Wednesday, April 7, 2010

37 means off-colour, 38 means off work

If a Roman says he has a 38, you could be forgiven for thinking he’s about to stick a pistol into your ribs and make off with your Fendi clutch bag. In fact, he’s probably letting you know he’s about to cancel on you; meeting, lesson, meal, date, he won’t be coming because he has “la febbre”, a fever which adult Romans succumb to on average once every three months.  A fever which I, by comparison, seem to be  immune to. This could be because unlike Romans I don’t employ a thermometre as regularly as a toothbrush, or because the hardworking Briton still stowed away inside me is resisting the ethos of 37 means off-colour and 38 means off work. 

This month will be a particularly challenging one for Romans, healthwise, as “Cambio di Stagione”, the change of season approaches. It’s puzzling to observe how Roman health falters when the change is from mild winter to balmy spring but in the weeks to come, the incidence of hypochondra will skyrocket. Many a reception and phone will go unmanned as "Cambio di Stagione" will be blamed for causing more chaos than the "wrong snow" does in England. Phantom sore throats will be wrapped up in woolly scarves tighter than Egyptian mummies, by Italian mummies. These scarves will stay in place whether blocked in traffic in one’s Smart, struggling with the present perfect in one's English lesson or cooking the last of this season’s artichokes in one’s kitchen.  

Bt the end of April  the climax of “Cambio di Stagione” will have taken place, usually during the final weekend.  Tourists will  continue to navigate Rome, in open-toed sandals and an unsightly mixture of linen and wool, oblivious to the mania underway in Roman homes as winter wardrobes are dutifully packed away and replaced by light to medium-weight spring wear. Once upon a time back in England the only difference between my winter and summer wardrobes was a bobble hat.  Nowadays, I too happily perform this ritual, safe in the knowledge that my cashmere won't see the light of day until October unless of course I find myself in England this August. 

There’s no doubt that Romans take the change of season very seriously, especially when it comes to clothes and food; this includes ice cream. From April onwards, the selection of ice cream increases to include a myriad of fruit flavours as technically chocolate and nut based ice creams go out of season although thankfully they aren’t stored away with winter woollies.  My gelateria recommendations will be plentiful during this new season as my passion for ice cream forms a solid bridge across my ongoing Anglo Saxon to Latin transformation. The photo at the top of  this post is of the best ice cream I have ever tasted in my life. Most Romans don’t even know the place exists and if Gastro-gnome has his way, they never will so I won't be giving away this Roman secret just yet. Winter flavours include rice pudding but the approaching “Cambio di Stagione” has already prompted the return of rose petal and wild strawberries soaked in strawberry liqueur and mixed into vanilla.  My ultimate quality test of any gelateria in any season is its pistachio and the pistachio here is D I V I N E.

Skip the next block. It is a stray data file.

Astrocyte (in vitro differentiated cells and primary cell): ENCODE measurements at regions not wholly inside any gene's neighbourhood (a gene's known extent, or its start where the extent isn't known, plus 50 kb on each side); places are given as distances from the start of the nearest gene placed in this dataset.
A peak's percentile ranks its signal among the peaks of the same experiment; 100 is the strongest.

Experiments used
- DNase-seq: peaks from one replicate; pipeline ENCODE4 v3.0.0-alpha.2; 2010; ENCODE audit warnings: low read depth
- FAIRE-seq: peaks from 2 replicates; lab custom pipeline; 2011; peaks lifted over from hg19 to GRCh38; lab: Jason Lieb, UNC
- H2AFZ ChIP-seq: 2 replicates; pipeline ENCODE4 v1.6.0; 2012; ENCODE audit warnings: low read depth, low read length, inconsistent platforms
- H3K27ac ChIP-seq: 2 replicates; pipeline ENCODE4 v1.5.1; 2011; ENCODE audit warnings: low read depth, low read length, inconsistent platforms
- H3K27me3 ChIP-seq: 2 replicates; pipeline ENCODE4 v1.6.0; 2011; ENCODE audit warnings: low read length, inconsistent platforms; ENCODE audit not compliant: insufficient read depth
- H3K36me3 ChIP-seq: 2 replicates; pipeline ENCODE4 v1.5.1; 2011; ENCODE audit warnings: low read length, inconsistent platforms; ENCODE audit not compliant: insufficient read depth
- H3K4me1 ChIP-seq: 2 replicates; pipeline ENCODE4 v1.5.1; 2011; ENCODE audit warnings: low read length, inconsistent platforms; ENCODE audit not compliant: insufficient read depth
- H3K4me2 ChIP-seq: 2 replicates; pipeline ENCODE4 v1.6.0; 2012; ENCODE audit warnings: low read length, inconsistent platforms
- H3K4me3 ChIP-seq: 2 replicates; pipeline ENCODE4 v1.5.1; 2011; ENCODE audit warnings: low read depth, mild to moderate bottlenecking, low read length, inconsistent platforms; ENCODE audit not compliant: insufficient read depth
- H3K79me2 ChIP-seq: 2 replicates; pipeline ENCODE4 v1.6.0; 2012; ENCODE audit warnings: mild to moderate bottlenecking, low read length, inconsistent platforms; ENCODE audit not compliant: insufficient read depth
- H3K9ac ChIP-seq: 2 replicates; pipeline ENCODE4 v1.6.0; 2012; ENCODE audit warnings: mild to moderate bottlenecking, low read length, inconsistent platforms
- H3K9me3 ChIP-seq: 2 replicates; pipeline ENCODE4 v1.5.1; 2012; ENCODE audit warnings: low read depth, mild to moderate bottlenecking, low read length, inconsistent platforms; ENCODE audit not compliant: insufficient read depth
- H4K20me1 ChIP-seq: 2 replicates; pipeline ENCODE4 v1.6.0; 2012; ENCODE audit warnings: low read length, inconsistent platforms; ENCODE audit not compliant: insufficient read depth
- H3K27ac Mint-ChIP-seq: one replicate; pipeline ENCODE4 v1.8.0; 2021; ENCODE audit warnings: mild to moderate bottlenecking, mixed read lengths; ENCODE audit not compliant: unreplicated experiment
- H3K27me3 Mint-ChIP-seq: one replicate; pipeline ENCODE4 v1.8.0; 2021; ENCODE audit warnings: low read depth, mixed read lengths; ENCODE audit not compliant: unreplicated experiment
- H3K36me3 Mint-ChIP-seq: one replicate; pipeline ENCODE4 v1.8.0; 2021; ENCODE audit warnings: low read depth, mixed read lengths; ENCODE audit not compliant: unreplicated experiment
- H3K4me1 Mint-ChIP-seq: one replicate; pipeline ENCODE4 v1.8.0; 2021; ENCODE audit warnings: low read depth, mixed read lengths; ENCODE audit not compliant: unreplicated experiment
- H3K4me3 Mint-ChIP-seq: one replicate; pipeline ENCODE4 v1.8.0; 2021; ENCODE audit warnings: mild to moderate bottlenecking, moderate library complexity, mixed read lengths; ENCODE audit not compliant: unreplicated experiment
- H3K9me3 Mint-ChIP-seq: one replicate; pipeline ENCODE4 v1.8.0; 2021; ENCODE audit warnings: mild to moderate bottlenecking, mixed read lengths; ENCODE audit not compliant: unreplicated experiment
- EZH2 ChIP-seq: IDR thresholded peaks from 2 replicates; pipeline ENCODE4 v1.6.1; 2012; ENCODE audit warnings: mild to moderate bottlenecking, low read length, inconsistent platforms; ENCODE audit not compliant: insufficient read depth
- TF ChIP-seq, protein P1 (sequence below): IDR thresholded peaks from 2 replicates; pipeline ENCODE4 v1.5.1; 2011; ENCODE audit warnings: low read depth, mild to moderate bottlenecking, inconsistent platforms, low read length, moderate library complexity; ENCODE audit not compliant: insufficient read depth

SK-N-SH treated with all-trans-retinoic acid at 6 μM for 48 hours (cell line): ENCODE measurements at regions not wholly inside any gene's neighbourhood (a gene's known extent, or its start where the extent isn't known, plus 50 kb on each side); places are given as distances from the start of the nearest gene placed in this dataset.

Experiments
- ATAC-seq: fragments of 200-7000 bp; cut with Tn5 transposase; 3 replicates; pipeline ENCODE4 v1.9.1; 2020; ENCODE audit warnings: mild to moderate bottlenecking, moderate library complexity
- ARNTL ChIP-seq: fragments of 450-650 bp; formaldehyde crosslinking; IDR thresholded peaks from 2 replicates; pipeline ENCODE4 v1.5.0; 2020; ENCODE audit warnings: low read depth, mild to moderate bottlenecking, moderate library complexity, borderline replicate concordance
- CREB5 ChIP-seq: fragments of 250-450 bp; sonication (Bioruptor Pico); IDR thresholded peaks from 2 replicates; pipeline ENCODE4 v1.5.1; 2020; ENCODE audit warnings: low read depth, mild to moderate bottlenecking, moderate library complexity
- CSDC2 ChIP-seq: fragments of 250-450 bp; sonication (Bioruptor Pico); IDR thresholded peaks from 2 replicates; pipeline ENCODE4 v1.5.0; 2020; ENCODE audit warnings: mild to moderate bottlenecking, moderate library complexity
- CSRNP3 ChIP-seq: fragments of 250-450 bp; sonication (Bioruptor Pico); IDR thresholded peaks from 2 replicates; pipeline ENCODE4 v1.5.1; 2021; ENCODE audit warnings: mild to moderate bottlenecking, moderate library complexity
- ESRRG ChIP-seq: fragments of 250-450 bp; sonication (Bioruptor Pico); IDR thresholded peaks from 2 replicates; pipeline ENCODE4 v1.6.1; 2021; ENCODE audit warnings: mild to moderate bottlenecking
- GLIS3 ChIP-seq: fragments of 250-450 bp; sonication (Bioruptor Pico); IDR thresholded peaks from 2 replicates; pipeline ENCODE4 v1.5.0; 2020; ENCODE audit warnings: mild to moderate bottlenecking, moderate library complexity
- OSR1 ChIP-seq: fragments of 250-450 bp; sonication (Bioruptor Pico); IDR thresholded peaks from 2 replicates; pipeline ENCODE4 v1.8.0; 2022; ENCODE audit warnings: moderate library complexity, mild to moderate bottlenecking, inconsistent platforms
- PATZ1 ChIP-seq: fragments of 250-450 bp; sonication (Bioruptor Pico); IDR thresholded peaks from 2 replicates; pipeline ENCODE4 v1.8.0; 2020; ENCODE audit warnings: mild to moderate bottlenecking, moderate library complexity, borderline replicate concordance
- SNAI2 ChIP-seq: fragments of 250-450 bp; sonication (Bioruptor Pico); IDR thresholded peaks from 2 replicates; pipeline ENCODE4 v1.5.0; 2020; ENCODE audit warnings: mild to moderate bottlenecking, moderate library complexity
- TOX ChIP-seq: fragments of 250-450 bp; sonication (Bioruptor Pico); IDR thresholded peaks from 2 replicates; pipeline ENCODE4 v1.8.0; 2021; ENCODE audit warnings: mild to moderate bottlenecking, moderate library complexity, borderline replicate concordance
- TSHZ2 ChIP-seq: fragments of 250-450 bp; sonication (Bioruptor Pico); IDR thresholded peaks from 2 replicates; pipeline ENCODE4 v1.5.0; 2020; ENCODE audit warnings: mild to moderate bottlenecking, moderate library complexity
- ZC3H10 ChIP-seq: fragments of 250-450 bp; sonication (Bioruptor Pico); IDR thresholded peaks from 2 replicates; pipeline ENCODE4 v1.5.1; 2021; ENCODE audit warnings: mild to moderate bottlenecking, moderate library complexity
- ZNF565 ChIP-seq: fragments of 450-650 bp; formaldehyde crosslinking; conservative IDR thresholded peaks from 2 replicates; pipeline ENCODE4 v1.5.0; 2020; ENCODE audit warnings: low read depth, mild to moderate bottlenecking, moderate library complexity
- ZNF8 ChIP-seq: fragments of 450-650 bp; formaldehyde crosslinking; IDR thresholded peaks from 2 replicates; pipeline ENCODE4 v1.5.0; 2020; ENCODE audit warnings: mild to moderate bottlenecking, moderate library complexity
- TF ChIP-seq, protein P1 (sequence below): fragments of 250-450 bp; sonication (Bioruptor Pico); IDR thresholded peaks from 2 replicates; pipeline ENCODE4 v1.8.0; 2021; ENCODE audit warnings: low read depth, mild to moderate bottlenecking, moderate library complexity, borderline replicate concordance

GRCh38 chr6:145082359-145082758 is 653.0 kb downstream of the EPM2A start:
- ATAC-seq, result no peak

Fortunately I do have permission for the first of my Gelateria recommendations  “Gelateria del Teatro” . The ice cream is homemade with fresh fruit not sticky syrups. A short video of the production plays while you are choosing, or you can actually book a private demo by appointment. The pistachio is delicious and many flavours are innovative. Winter saw chocolate with Nero D’avola red wine. This season’s flavours include Sicilian lemoncake and raspberry vanilla with sage. There’s free seating outside around mosaiced tables and a convenient Roman drinking fountain at the foot of the staircase which leads to a small theatre above the gelateria. The location is certainly charming.  A couple of Tripadvisor reviews report dodgy service which I agree can be a little distant while the focus falls heavily on product quality. I recommend this place to chocolate ice cream fanatics who wish to enjoy a full range of chocolate flavours post Cambio di Stagione, still wearing medium to heavy winter wear. Romans will of course assume you are dressed to perform on the stage upstairs in A Winter’s Tale
Gelateria del Teatro: 5 minutes walk from Piazza Navona towards Castel Sant' Angelo. Take a 280 bus along the Tiber. No metro nearby. 

Bookmark and Share
TO POSTS VIA FEED. Ice cream's on me in Rome!


  1. Appreciate the tip ! Although I think that you only can get the really divine Icecreme in Lucca ! :-)

  2. Then I'm moving to Lucca immediately!

  3. This post cracked me up. It's so true. I see tourists in short and flip-flips and the Italians are wearing scarves.

    I'm in the process of switching out my closet. It's tiny so I have to take all my Spring clothes out of under-the-bed storage boxes. It's quite an undertaking.

    I like Gelateria del Teatro as well. So delicious.

  4. Tried the Tiramisu ice cream there recently. Fantastic! I really like the way they use green-handled scoops for the ice cream with no milk and white for all the other flavours. For Rome,uncharacteristically not vague : eerie!

  5. Have you tried their "fargoline & spumante" (wild strawberries and bubbles)?


    Aglio, Olio & Peperoncino

  6. I've been back to Gelateria del Teatro in late summer and the Cambio di Stagione happens there too! Have you tried the "white chocolate+basil" flavor? Foodgasm